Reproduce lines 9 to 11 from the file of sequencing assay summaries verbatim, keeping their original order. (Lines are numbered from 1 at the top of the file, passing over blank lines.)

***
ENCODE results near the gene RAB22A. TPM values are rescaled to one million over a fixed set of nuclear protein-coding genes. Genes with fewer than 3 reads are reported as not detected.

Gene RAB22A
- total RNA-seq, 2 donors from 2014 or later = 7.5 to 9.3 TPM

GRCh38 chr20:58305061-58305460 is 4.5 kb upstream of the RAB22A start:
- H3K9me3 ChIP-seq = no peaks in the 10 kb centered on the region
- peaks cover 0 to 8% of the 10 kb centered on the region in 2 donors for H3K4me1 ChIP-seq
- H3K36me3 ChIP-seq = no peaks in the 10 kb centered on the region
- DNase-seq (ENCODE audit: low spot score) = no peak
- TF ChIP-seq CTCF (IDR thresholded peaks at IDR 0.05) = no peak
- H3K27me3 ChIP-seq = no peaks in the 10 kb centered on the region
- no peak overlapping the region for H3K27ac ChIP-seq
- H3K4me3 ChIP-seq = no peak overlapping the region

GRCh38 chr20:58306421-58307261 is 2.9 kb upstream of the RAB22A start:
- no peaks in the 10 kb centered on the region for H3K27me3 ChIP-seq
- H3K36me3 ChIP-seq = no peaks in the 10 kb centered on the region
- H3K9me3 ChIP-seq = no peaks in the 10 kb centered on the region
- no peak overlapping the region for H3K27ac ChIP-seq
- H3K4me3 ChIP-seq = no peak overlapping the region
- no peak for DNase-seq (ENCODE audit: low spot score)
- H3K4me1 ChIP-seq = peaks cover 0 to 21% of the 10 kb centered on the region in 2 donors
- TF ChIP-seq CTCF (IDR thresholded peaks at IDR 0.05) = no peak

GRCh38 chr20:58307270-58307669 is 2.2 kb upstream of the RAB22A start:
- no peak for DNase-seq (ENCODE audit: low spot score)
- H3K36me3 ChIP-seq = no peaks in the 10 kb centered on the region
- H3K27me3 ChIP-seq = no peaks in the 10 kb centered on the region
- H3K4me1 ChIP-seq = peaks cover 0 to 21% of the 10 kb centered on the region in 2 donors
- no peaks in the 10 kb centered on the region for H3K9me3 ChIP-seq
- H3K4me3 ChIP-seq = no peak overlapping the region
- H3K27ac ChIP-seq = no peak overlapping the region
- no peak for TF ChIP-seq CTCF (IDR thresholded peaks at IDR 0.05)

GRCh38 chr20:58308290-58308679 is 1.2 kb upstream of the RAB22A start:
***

- TF ChIP-seq CTCF (IDR thresholded peaks at IDR 0.05) = no peak
- H3K27me3 ChIP-seq = no peaks in the 10 kb centered on the region
- no peak overlapping the region for H3K27ac ChIP-seq